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Religious Circuit of Cusco

Written on: Thursday November 8th, 2007

A journal entry from: Kevin and Julie's RTW

Location: Cusco, Peru

Author: Julie

Hola!

After resting for a couple of days by the TV, we decided to finally venture out and visit the cathedral in the main plaza. Walking down from the hostel, we took the long way around and ventured out of the Santa Clara gate. We walked by the Iglesias San Francisco, San Pedro, and La Merced. There are so many churches, chapels, and cathedrals in Cusco that no matter where you look you will see one. They were all built at different times and in varying styles but one constant has been the beautiful red stone which blends in perfectly with all the other surrounding buildings constructed with terra-cotta red tiles. Cusco is truly a beautiful city.

Our little walk took us to the central market, but it was closed. This was unusual since the markets are always open 7 days a week. We had been hearing drums, lots of talking and it seemed like there were a lot more people out than usual for a Thursday. It was soon apparent to us why when around the corner came a large protest march fronted by the Engineers Association of Cusco. I was a little nervous at first since every time they show a South American protest in the news it always seems to turn violent. Crowds and crowds of people passed us, chanting slogans, waving signs, some where dressed up in army fatigue, then came the riot police politely following them. Ten minutes past and people were still walking by us. We tired of watching them and decided to head towards the plaza and see what was happening there.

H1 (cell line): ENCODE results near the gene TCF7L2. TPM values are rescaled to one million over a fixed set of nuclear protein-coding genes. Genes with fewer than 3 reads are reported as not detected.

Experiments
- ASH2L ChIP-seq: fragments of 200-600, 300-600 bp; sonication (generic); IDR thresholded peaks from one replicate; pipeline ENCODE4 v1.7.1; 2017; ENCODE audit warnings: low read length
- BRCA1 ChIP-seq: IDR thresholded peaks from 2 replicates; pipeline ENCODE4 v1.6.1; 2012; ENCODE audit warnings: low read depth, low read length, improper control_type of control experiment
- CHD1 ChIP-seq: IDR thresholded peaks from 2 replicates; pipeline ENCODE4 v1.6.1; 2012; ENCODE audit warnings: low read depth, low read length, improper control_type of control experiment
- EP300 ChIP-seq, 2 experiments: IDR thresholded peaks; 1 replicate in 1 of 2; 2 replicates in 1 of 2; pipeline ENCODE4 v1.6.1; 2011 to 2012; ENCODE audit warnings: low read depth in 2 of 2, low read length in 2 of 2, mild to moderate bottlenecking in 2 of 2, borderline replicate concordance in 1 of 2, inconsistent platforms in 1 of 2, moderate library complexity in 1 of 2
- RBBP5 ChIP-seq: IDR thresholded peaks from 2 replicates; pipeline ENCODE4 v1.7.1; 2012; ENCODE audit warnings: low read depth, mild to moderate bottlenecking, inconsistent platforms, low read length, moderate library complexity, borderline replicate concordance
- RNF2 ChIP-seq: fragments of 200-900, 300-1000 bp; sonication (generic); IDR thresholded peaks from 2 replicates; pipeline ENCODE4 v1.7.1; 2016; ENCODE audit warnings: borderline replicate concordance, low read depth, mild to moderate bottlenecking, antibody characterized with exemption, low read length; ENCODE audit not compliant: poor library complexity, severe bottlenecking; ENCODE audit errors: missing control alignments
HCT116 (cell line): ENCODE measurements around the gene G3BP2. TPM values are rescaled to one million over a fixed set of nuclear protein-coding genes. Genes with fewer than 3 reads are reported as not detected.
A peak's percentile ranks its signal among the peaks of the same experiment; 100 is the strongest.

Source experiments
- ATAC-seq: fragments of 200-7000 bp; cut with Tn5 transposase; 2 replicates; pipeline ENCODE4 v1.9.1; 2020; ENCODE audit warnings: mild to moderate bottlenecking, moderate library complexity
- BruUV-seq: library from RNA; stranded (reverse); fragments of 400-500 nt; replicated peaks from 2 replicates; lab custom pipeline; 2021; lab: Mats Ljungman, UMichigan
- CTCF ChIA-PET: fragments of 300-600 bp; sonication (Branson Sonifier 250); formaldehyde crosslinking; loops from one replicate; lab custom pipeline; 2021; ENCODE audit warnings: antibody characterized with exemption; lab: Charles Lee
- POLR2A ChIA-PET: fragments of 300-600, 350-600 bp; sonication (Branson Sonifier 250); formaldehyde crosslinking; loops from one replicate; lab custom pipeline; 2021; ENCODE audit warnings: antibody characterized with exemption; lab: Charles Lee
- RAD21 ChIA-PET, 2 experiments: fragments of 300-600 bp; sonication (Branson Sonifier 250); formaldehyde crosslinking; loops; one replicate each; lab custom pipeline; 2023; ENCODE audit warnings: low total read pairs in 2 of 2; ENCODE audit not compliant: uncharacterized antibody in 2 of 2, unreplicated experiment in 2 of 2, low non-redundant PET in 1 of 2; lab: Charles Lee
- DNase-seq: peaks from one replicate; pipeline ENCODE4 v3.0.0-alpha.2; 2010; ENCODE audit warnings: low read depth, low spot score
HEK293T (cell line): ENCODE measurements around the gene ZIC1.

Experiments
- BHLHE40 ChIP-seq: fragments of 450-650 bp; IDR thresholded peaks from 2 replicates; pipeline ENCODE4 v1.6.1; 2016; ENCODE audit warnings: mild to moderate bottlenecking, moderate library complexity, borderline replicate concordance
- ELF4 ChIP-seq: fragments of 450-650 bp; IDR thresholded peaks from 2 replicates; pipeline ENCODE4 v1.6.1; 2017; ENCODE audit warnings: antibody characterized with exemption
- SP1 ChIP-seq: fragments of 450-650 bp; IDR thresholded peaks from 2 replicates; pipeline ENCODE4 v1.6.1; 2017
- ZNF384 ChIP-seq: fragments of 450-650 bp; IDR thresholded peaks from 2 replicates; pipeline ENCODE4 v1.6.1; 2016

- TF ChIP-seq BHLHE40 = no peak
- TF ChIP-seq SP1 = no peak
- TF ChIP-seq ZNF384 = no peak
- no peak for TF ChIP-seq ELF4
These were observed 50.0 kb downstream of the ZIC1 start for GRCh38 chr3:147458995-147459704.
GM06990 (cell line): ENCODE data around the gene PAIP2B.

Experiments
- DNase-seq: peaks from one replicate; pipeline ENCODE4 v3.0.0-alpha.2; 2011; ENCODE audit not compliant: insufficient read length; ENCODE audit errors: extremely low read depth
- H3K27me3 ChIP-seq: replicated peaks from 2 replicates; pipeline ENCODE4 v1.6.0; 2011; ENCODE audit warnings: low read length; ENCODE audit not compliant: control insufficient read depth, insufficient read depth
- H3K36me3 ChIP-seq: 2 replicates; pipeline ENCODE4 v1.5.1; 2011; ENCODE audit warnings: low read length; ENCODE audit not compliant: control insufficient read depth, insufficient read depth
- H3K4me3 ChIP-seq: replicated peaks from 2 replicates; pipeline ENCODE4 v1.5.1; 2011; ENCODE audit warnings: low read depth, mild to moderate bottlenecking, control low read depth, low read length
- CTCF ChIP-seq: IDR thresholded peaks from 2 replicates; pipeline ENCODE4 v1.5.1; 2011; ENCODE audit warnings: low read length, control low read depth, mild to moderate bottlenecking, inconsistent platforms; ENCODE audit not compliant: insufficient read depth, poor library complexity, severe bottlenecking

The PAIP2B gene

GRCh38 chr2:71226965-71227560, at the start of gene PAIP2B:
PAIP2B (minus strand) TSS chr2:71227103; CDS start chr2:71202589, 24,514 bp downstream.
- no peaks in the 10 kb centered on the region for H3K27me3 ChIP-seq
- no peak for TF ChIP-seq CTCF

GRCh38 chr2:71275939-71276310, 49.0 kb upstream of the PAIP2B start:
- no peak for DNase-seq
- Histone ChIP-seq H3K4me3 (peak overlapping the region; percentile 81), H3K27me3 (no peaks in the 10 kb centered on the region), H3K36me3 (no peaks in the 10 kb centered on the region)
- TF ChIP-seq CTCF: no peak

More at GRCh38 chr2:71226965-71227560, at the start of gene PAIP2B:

The plaza was full of people and more were arriving all the time, circling the plaza and stopping in front of the Cathedral. There were speakers set-up on the steps and the event organizers were yelling into the microphone. Unfortunately we couldn?t understand what was being said so we weren?t sure what they were protesting about. Wanting a better view, we headed into one of the restaurants that had a balcony overlooking the plaza. The restaurants turned out to be a fast food burger joint, perfect! I ordered for Kevin and I, while he watched our prime seats. We discovered that burgers here are not the same as we have at home. The burger patty has an unknown spice in it which overpowers it and they all come dripping in mayo, lettuce, tomatoes, cucumbers, and on some a fried egg. I liked my cheese burger but Kevin wasn?t too fond of the spice unfortunately. By the time we had finished eating, there must have been a couple thousand people in the plaza: rich, poor, dressed in jeans, dressed in traditional outfits, representing professional organizations, fruit sellers, restaurant owners, etc. Allof the levels of society of Cusco, were represented. We later found out the protest was against the rising prices of basic food staples like fruits, vegetables, and meats. Most had doubled in the past year and the population was feeling the economic sting. There were similar protests planned across Peru.